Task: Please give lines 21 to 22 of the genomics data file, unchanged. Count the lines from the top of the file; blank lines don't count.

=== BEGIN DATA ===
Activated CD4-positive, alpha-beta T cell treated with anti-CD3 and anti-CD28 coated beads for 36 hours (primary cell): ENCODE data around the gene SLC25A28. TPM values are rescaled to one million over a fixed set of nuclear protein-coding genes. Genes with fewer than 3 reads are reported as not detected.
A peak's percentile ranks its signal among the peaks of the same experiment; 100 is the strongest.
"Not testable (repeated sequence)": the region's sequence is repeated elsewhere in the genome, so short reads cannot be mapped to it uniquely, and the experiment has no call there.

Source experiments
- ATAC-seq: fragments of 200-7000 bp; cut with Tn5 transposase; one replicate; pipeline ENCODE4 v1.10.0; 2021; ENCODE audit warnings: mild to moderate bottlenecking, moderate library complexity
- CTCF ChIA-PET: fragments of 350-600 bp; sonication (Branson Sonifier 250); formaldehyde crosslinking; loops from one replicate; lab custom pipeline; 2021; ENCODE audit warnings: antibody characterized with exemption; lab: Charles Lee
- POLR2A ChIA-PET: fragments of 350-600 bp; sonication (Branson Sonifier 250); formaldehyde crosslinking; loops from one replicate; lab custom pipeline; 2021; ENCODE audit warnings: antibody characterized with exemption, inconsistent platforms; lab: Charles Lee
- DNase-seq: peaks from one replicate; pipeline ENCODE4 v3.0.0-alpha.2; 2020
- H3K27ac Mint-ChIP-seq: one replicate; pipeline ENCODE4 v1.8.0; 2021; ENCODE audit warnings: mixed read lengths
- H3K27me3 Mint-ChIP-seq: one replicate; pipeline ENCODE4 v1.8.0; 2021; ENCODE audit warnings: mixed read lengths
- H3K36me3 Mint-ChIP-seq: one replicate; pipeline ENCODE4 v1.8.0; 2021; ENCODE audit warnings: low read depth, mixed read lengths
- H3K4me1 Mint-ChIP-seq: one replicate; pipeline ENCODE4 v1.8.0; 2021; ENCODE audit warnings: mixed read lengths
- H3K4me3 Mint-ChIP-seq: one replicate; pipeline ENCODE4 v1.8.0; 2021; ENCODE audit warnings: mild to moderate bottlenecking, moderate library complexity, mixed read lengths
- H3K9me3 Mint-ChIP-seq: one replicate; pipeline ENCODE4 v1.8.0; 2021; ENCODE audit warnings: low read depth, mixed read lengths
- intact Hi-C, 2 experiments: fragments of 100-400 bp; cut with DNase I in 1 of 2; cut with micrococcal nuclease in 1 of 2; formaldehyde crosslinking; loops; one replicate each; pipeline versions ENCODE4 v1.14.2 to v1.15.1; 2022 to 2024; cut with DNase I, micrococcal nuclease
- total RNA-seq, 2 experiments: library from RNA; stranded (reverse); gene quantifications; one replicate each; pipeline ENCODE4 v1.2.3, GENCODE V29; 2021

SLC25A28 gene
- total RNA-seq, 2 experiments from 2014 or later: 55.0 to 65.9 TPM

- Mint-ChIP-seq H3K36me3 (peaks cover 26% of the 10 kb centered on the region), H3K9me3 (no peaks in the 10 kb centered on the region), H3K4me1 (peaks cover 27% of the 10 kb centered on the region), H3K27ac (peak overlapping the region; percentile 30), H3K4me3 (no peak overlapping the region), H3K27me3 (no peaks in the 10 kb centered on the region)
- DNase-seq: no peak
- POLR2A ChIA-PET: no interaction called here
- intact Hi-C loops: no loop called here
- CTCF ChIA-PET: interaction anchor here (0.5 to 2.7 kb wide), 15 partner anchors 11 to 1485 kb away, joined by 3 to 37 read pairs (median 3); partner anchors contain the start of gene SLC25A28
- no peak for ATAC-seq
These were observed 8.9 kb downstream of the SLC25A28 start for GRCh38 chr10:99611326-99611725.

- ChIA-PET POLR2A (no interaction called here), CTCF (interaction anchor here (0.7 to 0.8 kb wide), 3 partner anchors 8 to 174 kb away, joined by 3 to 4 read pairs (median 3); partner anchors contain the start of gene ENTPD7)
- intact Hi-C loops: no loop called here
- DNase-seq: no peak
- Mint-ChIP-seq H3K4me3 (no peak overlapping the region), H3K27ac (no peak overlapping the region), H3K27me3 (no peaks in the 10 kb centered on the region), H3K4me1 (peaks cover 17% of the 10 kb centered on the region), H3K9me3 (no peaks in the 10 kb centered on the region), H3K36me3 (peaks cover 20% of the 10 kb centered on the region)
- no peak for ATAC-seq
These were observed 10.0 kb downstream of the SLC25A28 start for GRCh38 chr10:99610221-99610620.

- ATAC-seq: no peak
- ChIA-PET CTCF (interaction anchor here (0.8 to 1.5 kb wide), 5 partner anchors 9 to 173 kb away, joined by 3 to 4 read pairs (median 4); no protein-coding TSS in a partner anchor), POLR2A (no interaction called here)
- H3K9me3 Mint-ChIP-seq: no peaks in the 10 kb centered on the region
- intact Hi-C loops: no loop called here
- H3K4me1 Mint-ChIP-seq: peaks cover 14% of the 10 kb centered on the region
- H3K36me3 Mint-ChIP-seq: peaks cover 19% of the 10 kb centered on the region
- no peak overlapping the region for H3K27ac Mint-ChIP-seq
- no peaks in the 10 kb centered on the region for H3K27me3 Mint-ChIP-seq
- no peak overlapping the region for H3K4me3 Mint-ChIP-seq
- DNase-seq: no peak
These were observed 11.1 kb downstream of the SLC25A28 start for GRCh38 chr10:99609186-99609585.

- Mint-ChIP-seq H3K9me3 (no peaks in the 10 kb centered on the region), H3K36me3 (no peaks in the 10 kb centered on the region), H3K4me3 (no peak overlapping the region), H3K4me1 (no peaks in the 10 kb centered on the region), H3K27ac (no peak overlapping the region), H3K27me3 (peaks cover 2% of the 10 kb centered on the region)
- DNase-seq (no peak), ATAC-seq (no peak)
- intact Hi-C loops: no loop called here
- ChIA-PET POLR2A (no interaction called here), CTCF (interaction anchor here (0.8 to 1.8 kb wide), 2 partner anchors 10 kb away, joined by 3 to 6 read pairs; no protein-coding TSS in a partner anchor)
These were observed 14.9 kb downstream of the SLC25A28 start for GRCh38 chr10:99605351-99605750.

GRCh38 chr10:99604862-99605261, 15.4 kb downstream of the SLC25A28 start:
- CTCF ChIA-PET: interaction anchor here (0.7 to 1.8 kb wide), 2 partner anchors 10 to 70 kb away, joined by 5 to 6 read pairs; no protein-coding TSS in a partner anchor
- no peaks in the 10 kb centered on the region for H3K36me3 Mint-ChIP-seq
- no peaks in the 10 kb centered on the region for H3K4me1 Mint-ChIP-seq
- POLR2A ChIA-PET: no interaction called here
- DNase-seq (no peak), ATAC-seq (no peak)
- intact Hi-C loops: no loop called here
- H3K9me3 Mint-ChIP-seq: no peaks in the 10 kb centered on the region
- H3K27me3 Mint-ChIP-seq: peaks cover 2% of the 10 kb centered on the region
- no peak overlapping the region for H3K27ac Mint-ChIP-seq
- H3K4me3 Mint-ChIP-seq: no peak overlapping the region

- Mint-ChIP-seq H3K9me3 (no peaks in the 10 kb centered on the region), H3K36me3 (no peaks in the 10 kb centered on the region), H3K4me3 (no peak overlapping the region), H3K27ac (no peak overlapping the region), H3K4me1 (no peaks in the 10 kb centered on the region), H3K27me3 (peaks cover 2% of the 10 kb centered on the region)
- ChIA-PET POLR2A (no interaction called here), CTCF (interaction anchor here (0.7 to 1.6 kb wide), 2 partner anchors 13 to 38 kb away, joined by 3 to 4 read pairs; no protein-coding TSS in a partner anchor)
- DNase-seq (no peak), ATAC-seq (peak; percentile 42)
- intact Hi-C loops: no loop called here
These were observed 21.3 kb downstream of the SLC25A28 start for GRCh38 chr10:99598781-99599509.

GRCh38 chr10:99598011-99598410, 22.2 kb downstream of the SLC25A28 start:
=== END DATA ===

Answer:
- POLR2A ChIA-PET: no interaction called here
- intact Hi-C loops: no loop called here